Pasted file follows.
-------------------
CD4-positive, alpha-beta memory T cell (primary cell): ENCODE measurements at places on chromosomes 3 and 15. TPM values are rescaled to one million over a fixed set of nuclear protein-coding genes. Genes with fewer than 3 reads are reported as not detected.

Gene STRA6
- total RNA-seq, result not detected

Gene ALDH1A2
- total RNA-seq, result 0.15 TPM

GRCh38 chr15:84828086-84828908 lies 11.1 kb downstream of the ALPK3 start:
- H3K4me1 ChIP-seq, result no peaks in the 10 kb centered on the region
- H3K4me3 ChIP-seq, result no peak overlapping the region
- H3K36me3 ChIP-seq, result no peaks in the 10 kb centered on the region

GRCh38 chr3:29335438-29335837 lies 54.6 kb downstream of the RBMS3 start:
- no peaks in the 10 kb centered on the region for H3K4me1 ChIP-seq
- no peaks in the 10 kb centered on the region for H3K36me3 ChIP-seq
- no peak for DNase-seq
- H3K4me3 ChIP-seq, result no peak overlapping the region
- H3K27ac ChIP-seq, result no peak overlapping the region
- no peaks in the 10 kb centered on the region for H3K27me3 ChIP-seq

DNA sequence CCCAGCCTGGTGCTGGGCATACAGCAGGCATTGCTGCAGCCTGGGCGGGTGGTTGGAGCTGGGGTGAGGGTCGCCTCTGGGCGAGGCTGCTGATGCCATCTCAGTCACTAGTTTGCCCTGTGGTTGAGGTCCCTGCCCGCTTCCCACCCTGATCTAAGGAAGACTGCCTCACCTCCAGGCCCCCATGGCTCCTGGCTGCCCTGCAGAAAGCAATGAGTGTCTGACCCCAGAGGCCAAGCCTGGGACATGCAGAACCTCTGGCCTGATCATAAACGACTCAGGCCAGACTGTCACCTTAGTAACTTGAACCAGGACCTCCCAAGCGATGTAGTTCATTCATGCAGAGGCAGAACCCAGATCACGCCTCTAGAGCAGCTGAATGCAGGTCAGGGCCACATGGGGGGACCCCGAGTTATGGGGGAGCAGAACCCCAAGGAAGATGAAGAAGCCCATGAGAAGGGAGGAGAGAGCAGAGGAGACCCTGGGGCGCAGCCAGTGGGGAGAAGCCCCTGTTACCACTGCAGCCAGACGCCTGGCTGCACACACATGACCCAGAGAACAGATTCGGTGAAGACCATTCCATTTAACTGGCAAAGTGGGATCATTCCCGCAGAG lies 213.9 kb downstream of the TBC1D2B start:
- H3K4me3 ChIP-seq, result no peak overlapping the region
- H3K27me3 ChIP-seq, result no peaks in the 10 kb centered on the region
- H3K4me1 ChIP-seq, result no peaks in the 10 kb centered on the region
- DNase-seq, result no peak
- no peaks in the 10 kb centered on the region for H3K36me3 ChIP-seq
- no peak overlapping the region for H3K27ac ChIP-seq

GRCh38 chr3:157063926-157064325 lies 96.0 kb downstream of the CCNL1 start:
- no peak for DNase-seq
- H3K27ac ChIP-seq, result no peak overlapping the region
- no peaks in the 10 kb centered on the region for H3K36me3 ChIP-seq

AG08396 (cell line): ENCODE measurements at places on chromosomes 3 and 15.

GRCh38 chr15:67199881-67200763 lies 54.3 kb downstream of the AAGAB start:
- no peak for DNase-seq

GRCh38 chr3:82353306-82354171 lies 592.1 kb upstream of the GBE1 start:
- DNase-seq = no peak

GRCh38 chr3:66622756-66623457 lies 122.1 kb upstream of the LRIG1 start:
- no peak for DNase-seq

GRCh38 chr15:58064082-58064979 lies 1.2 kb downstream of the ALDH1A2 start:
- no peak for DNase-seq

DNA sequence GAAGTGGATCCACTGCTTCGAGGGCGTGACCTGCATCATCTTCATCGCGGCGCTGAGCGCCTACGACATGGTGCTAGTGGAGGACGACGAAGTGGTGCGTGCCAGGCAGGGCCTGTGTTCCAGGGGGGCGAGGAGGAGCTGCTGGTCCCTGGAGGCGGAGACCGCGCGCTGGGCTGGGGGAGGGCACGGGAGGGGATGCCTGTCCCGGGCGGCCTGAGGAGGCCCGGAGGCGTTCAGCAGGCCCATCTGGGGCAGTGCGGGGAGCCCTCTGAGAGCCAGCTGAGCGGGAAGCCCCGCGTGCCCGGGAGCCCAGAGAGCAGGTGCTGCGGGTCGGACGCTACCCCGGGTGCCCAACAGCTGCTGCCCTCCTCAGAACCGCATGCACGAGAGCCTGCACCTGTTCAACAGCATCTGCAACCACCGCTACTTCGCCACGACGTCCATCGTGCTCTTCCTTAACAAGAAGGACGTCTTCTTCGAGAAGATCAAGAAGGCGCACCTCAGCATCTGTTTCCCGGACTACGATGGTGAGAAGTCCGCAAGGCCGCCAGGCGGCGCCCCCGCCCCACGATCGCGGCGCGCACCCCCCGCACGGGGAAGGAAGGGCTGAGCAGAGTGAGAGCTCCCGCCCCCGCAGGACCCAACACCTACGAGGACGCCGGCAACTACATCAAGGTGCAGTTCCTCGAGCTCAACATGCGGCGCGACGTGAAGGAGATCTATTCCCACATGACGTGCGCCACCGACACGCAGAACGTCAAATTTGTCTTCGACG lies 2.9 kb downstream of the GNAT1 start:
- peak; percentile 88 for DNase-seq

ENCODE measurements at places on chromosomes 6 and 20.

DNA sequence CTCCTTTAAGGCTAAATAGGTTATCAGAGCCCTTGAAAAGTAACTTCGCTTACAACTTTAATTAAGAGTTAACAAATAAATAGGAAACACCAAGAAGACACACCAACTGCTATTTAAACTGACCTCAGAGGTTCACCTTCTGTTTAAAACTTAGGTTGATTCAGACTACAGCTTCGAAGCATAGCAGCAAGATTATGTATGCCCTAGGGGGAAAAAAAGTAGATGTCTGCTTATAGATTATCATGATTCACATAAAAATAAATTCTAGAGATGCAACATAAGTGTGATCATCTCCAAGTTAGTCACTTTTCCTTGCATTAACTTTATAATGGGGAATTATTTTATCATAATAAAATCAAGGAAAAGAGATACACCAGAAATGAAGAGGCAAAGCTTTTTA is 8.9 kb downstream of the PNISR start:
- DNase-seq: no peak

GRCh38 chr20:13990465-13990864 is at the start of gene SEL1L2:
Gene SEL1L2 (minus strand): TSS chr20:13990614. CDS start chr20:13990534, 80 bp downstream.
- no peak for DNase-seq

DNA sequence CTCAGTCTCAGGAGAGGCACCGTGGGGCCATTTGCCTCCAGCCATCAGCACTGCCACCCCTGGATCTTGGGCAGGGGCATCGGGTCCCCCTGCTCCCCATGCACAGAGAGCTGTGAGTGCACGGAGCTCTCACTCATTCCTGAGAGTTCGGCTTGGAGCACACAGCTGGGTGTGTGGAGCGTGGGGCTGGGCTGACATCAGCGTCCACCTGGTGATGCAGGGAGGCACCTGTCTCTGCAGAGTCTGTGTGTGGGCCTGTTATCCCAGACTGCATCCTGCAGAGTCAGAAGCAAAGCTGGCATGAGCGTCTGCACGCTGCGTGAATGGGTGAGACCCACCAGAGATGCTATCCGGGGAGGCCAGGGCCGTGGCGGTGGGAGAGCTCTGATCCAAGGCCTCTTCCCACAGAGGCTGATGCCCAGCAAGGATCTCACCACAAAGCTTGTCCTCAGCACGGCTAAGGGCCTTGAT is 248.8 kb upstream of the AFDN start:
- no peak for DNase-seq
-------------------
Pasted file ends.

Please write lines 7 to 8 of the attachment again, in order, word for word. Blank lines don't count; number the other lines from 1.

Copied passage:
- H3K4me1 ChIP-seq, result no peaks in the 10 kb centered on the region
- H3K4me3 ChIP-seq, result no peak overlapping the region